School is out, summer has begun, and many parents are facing the challenging question: Who is going to watch my children during the summer months? This has always been a hurdle that working parents battle; however, the COVID-19 pandemic has thrown parents a curveball. From schedule changes and layoffs to losses of income and new jobs, the effects of COVID-19 are weighing heavy on parents’ shoulders as they try to stay afloat while school is out.
So how do you balance your work schedule, summer childcare, and your budget? We have a few suggestions that may help!
Consider a virtual summer camp for your kids. In the past, summer camps may have been your go-to “babysitter.” Unfortunately, most camps have been canceled this year, eliminating the option—or so you thought. Your kids may not be able to rope swing into a lake or tell spooky stories around a campfire, but that doesn’t mean they have to miss out on the educational and social benefits of summer camps. Virtual reality has now become, well, reality. a variety of camps are offering online, virtual options that can help keep your kids occupied during your workweek. And the best part? Most of them don’t cost a penny!
Ask for support from your friends, family, and neighbors. There’s a chance they may be facing the same struggles. You know what they say, “It takes a village to raise a child,” so reach out and see how you can work together to make it through these summer months.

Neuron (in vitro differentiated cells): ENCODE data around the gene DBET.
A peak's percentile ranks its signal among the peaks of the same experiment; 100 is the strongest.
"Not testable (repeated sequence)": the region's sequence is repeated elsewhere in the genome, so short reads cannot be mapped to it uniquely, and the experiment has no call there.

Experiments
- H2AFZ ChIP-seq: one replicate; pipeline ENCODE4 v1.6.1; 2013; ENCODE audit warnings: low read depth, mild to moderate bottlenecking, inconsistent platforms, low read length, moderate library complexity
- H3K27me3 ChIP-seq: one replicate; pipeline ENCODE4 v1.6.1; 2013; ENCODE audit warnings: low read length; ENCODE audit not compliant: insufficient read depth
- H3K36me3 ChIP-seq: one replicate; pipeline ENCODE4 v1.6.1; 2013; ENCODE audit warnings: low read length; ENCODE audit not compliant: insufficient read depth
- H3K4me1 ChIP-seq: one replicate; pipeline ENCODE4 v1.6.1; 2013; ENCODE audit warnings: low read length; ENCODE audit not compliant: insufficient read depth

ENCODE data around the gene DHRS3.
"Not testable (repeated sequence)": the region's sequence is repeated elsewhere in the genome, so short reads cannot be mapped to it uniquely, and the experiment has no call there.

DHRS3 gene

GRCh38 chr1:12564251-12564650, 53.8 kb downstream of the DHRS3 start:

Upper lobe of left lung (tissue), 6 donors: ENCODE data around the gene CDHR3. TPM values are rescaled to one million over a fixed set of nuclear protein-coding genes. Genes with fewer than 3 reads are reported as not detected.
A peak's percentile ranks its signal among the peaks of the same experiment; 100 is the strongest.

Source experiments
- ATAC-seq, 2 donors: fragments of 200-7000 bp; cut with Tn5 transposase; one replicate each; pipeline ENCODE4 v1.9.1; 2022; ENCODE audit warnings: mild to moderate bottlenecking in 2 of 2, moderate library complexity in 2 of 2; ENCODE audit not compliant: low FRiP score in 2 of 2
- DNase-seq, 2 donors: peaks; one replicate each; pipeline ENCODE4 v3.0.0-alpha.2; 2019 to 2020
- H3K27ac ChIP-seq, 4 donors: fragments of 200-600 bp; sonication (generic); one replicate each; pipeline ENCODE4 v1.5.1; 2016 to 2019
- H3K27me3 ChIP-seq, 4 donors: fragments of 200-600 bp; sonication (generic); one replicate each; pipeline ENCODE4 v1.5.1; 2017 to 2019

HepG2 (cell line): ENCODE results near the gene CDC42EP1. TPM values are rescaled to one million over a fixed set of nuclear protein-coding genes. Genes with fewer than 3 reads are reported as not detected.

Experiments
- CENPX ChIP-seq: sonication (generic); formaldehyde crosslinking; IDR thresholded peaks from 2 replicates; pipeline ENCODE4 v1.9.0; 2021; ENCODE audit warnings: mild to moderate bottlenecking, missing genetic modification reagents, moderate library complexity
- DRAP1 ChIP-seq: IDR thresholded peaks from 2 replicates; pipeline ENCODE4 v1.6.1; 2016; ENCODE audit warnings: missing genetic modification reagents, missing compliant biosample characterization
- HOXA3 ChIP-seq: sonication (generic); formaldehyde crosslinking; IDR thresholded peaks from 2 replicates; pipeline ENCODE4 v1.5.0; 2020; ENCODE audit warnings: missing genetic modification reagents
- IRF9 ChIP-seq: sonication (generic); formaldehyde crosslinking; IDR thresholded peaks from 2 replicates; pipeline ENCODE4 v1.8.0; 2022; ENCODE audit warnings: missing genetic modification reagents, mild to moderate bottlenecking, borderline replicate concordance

Split childcare costs with other families that are also seeking independent childcare. Babysitters are often happy to take on additional children because it means higher rates and more money in their pockets. Fortunately for you, since you’re splitting the rates with another family, you’ll still pay less. You save money, and your kids get the chance to grow their social skills and build new relationships.
Make a split schedule with a friend or neighbor with designated times for each of you to watch the kids. There may be a time of day where you’re bogged down and can’t manage the kids. They can take the kids during this time allowing you to get work done, focus on personal projects, or just relax. Then, swap roles and give them some kid-free time to do the same.
Pay in services that you or your children can provide. Cash isn’t the only form of payment these days. Get creative and offer some alternative options. For example, someone you know may need some yard work done—send your kids off for the day to do the deed while you tackle your workday. You’re getting someone to watch the kids, and they are getting free yard work! It is a win/win situation for both. Many favors could pique your neighbor’s interest:
- House cleaning
- Dog walking
- Watering plants
- Car washing
Set a fixed budget for childcare at the beginning of summer to use over the next few months. You may not be able to afford independent childcare every day, but setting aside a small amount of cash is a nice safety net in case you find yourself in a crunch and the options above are not a possibility.
While your days may be consumed by parenting, working, housework, etc., it is important to take a moment each day to check in with yourself. How are you feeling? What are your needs? Parents often get so caught in the hustle and bustle of summer that they’re running on empty by the time school starts up again (fingers crossed). And don’t forget it is summer, after all. Take some time to enjoy some family fun while you can!